Security, Vendor Lock-In Top Public Cloud Concerns
A recent study by Stratoscale identifies the biggest deterrents to public cloud adoption among enterprises.
Stratoscale polled over 650 IT professionals representing a wide variety of enterprise sizes and industries for its Hybrid Cloud Survey (available here with registration), and found that despite the increasing ubiquity of cloud technologies, a surprisingly low number of enterprises have moved a significant portion of their workloads to the public cloud.
Specifically, 14 percent of participants have not begun migrating to the public cloud at all, while nearly two-thirds (65 percent) have migrated just 20 percent or less of their workloads. There's some disparity between small businesses (those with fewer than 100 employees) and large enterprises (over 10,000 employees), with smaller companies tending to be more advanced in their migrations than their larger counterparts.
For both types of organizations, however, there seemed to be a consensus about the ways in which the public cloud falls short of private and on-premises environments. When asked what factors would be most likely to persuade them to move their workloads to the public cloud, just over half (51 percent) of all respondents cited "security improvement," followed by 43 percent who cited "cost reduction."
The majority of respondents (61 percent) also said they were more likely to keep sensitive and regulated data on-premises than on the public cloud -- not surprising, given the widespread concern over security.
Those security fears are not unfounded, especially given the recent spate of data leaks and security vulnerabilities that have been linked to public cloud leader Amazon Web Services (AWS). In the past two months, misconfigured Amazon S3 buckets have led to sensitive data from the Republican National Committee, Verizon and Dow Jones & Company being compromised.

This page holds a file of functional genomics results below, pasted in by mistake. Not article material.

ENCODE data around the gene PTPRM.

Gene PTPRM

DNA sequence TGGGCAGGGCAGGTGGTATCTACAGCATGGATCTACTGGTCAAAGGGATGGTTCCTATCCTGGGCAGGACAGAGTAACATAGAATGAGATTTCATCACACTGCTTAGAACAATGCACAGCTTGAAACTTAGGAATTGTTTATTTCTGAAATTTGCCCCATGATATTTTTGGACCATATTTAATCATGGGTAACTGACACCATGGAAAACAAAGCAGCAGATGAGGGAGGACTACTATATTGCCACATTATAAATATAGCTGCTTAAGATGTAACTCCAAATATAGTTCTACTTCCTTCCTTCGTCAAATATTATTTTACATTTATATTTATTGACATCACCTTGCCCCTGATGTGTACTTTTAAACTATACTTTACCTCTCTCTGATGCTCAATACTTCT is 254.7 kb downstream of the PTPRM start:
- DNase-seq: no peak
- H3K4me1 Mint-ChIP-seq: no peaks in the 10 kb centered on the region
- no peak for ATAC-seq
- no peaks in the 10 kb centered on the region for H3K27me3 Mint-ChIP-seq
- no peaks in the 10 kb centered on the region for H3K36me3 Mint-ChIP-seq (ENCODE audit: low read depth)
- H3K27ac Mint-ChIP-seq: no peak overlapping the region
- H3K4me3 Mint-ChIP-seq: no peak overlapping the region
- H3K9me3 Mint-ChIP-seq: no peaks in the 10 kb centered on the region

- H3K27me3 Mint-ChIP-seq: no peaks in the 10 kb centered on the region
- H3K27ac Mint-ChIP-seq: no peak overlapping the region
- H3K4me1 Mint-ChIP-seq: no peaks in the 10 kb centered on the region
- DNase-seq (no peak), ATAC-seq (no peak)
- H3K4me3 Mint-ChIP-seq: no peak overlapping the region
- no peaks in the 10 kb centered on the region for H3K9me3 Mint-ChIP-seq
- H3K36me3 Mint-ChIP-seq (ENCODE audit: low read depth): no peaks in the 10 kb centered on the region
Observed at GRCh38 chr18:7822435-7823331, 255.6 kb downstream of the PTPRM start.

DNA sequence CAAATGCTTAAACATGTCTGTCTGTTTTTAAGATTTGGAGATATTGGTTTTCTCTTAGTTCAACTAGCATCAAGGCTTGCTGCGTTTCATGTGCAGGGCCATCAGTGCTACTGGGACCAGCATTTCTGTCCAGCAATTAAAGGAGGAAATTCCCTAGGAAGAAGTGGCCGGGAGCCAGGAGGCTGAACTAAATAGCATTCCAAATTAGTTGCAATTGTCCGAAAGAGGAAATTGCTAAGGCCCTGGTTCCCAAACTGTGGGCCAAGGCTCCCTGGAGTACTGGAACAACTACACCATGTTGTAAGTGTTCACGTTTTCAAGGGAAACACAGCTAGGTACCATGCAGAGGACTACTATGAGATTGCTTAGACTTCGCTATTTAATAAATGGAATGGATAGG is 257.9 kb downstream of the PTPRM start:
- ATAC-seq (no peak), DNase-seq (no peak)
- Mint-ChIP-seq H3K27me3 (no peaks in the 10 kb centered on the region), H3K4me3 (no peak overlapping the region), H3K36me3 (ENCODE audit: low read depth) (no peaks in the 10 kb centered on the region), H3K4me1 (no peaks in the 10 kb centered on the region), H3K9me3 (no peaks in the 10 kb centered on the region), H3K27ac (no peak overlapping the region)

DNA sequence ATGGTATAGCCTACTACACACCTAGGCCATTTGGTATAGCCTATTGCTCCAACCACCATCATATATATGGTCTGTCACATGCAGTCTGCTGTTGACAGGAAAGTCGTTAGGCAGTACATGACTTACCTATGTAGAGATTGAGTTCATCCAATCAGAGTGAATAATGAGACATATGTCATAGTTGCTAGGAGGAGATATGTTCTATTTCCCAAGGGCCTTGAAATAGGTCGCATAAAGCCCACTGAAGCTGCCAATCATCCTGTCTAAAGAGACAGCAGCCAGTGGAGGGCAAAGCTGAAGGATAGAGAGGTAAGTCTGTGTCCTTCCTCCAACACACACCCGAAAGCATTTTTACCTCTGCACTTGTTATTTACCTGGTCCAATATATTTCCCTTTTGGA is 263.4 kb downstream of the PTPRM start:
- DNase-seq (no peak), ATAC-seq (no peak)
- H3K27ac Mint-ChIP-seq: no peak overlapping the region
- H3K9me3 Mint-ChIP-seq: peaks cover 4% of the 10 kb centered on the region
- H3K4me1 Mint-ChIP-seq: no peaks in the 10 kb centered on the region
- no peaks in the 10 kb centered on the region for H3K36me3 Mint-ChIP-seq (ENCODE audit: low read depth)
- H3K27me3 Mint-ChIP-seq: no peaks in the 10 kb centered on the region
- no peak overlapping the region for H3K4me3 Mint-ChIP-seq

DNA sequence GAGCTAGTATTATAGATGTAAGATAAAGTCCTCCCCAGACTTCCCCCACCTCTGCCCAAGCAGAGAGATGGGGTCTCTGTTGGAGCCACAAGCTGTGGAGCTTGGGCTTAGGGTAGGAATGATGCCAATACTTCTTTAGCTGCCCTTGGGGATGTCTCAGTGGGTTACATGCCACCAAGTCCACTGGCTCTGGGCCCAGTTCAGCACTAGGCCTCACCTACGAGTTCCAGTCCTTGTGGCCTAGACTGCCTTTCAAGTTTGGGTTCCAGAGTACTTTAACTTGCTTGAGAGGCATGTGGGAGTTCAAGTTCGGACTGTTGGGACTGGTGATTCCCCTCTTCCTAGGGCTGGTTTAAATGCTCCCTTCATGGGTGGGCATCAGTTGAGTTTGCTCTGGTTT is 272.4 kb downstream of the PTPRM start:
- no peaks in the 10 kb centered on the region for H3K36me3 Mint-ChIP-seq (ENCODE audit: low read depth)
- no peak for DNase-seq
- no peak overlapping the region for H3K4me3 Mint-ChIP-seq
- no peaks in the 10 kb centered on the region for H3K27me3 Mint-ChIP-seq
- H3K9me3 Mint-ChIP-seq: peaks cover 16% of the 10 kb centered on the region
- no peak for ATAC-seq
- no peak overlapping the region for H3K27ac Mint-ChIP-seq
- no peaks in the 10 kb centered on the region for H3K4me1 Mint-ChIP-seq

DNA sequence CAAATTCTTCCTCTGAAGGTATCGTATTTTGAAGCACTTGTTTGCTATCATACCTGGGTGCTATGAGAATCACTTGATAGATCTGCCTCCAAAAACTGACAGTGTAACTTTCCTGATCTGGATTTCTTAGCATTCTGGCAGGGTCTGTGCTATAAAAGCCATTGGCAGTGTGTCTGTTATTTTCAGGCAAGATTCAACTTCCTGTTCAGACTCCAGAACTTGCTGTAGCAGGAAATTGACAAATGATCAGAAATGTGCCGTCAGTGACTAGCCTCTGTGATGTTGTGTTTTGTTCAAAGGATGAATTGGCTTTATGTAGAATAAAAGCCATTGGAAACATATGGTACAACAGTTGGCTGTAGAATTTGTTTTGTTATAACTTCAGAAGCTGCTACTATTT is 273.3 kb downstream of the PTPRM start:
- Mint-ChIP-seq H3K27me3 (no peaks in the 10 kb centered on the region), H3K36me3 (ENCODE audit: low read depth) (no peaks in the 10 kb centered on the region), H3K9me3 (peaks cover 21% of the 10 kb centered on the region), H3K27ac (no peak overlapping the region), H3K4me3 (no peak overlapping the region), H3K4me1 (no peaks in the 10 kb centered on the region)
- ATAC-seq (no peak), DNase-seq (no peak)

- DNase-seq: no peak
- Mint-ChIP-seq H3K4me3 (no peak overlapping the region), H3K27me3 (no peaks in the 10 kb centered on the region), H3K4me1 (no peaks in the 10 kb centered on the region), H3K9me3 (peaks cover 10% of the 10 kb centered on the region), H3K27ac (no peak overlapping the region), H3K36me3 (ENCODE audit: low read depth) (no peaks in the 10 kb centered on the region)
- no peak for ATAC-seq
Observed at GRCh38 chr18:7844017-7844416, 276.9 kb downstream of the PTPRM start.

Another factor that was cited as a major deterrent by over 80 percent of respondents was public cloud vendor lock-in, especially among organizations with fewer than 100 employees. That's in keeping with other recent surveys that have found that businesses are growing wary of the perceived lack of flexibility in the public cloud market, which is mostly a duopoly consisting of AWS and Microsoft Azure.
"The findings from our survey confirm what we're hearing from our customers -- although many have started their journey to the public cloud, the vast majority of companies are still running mission critical workloads and sensitive data in private solutions, primarily for security reasons," said Stratoscale CEO Ariel Maislos in a prepared statement. "It's clear the hybrid cloud model represents the near and long-term future for most enterprises, regardless of size."